With modern society’s emphasis on health and eating well, this is definitely a show with timely appeal. It features snippets and tips on how to create an environment conducive to wellness, and how to build healthy life habits, as well as addressing specific health issues like high blood pressure.
Hosted by Zhang Pei Shan, Pan Huai Zong and Selina Ren Chia Hsuan, the Taiwanese series highlights alternative medicines, and looks at debunking health myths.
And of course, all this is underscored by recipes for dishes both delicious and nutritious – with a focus on different ingredients in each episode such as Chinese yams, pineapple and papayas.
The journey towards gourmand-hood often begins in the formative years, and eating well means knowing where your food comes from. Mini Cook seeks to take children on a farm-to-table journey, discovering fresh produce and what to do with it.
Mini Cook turns kitchen labour into a game under hosts Brother Lemon and Sister Yogurt, so that it really appeals to the young and young-at-heart.
“Mini Cook is under the Momo series, and it features a lot of educational and good moral content as well,” said Lam. “It’s a very interactive show which encourages kids to cook, as well as to respect the animals that are the sources of their food. There’s a lot of show and tell, but most of all, it’s just fun, with singing and dancing hosts!”
Plus, cute kids cooking their hearts out is always a winning formula.
Touch Screen Cuisine
All the dishes you could ever want at the touch of a screen – the Internet holds many answers, including those to your questions of what will whet your appetite and capture your foodie imagination.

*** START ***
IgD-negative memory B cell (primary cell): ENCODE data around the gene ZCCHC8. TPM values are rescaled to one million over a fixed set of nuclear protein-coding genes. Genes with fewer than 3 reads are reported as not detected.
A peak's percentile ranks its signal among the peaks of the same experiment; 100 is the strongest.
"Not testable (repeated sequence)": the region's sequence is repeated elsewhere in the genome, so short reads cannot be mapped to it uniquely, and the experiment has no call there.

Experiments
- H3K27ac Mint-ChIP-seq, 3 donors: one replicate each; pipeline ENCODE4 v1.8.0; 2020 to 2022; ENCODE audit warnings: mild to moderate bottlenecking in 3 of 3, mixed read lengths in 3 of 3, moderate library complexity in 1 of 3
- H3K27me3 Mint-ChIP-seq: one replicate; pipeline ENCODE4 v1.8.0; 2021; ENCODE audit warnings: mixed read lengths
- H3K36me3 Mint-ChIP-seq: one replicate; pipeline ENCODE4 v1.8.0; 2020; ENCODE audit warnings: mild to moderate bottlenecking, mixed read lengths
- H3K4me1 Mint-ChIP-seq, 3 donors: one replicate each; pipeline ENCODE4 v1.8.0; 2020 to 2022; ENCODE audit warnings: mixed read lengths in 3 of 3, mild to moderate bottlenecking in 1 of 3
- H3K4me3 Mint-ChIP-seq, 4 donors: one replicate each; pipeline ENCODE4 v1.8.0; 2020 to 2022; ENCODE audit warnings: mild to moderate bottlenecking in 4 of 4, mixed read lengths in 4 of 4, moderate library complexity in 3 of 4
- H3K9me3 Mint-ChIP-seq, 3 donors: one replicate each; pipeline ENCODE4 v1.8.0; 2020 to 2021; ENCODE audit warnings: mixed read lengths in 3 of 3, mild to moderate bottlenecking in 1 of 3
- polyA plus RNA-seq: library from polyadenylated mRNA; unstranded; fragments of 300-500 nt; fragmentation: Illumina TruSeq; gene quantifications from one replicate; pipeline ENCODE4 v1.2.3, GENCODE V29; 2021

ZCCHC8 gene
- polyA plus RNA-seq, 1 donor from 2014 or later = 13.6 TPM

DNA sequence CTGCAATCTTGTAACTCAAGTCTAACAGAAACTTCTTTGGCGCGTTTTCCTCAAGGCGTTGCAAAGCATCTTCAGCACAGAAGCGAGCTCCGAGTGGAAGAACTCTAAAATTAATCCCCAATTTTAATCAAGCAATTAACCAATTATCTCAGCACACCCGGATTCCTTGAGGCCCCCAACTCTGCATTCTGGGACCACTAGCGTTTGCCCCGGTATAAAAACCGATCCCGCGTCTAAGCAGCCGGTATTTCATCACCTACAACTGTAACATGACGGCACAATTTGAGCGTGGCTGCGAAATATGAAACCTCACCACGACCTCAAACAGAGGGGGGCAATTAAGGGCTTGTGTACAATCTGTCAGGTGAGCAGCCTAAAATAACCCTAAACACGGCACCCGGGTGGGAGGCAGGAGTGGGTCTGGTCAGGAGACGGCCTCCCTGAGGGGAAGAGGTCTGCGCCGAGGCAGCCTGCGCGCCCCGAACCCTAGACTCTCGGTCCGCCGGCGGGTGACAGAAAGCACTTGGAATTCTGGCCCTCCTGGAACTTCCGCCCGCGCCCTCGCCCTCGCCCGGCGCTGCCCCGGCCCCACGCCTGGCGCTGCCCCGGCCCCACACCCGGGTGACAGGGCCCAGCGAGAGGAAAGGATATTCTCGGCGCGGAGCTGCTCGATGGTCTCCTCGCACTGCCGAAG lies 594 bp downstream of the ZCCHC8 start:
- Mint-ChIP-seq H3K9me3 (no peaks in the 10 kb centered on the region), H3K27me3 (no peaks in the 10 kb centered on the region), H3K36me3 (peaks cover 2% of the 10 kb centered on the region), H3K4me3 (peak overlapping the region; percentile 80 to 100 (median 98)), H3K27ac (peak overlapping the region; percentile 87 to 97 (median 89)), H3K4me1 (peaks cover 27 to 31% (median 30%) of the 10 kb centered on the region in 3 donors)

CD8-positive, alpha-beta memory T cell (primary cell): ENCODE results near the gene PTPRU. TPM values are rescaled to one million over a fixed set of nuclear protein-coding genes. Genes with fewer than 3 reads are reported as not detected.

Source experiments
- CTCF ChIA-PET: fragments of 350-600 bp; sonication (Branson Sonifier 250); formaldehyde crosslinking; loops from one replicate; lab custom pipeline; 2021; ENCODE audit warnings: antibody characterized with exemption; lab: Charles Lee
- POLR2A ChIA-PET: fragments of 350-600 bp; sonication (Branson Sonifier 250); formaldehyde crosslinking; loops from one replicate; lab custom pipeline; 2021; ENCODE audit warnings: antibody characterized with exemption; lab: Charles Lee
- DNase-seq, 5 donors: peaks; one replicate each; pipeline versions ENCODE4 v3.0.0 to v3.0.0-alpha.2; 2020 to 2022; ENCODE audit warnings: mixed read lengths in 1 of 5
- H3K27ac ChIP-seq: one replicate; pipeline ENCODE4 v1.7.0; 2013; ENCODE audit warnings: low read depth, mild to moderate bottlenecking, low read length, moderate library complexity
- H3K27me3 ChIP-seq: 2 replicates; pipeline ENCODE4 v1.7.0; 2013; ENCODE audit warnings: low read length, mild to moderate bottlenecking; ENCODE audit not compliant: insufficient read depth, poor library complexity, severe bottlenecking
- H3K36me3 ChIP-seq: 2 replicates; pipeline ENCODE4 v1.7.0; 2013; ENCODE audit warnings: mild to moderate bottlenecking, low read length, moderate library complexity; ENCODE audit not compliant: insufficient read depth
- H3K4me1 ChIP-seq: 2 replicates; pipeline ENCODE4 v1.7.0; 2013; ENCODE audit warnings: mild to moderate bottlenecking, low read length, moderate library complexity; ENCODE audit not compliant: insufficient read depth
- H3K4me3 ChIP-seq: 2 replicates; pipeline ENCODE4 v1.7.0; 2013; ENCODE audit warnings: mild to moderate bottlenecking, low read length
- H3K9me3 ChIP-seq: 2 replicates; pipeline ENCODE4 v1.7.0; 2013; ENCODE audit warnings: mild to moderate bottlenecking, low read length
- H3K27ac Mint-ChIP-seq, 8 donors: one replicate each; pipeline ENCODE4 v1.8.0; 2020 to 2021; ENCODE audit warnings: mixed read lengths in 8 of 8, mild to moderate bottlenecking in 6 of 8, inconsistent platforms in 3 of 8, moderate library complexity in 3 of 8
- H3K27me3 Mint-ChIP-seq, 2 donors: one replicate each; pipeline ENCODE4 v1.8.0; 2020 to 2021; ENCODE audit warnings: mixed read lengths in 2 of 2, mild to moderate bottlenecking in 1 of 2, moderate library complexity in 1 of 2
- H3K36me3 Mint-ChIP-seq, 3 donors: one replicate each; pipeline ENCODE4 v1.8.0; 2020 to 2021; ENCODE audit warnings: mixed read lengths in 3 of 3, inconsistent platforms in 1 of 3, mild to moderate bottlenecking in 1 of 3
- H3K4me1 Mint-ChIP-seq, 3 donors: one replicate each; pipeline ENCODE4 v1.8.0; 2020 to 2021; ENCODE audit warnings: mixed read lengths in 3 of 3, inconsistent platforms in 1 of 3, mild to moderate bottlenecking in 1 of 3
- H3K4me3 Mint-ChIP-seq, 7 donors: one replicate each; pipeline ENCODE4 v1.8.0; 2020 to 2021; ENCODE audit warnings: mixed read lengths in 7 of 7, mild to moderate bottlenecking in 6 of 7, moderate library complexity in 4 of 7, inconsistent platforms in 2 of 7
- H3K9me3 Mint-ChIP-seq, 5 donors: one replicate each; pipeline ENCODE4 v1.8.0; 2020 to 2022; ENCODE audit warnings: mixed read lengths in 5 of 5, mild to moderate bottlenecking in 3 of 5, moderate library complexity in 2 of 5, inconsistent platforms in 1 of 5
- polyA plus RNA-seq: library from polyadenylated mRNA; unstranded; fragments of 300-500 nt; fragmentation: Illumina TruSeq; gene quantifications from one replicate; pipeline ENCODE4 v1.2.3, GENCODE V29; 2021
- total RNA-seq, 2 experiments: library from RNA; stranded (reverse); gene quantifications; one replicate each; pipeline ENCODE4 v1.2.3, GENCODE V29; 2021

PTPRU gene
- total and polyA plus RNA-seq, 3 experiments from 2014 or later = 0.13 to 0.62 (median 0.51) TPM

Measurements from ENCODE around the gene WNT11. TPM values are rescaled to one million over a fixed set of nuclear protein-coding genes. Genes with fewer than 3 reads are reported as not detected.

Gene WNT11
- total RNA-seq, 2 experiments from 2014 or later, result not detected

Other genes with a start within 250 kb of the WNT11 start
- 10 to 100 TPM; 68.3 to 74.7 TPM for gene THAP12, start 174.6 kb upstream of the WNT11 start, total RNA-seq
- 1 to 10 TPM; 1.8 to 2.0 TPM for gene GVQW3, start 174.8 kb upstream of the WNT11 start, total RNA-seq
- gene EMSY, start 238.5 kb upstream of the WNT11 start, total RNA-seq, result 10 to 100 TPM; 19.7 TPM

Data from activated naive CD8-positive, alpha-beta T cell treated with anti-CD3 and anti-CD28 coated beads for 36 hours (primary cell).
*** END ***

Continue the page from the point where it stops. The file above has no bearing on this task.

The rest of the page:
But how many times have you seen a tempting-looking morsel online and tried it out at home only to achieve the epic kitchen fail? Touch Screen Cuisine is all about recipes that work in both theory and reality.
Premiering on dimsum.my, Touch Screen Cuisine sees celebrity guests cooking from the online recipes created by food bloggers – with the blogger in question also cooking, sharing tips and tricks, tasting the final dish from the celebrity, and occasionally even tweaking the end result for an even better creation.
To make it even more challenging, the guests – all Mediacorp artistes – don’t know what recipe they are cooking till the moment of truth. Episodes will feature Elvin Ng baking Owl Caramel Cookies, Kym Ng trying her hand at Teochew Png Kuih and Jeffrey Xu attempting Singapore Black Pepper Crab.
An entertaining show, with the added bonus of having other people test the reliability of recipes for you.
Feng Shu’s Cooking Class 2015 Chinese New Year Special
This popular Taiwanese cooking show features regional experts showing viewers how to cook dishes that are both simple enough for even the most inexperienced cooks, yet delicious.
Focusing on special fare for the Lunar New Year, episodes in this particular series include recipes for Chicken Soup with Red Cedar and Lettuce, Traditional Chicken with Black-eyed Peas and Rice Wine, the intriguingly-named Claypot Carp with Unique Marinade and a fragrant Pork Leg Stewed with Nuts, Star Anise and Cinnamon.
“There are always certain dishes for Chinese New Year, auspicious dishes and must-haves, and Feng Shu’s Cooking Class 2015 Chinese New Year Special will show viewers how to prepare some of them,” said Lam.
This is definitely a must-watch, with the Lunar New Year hot on the heels of the Christmas season.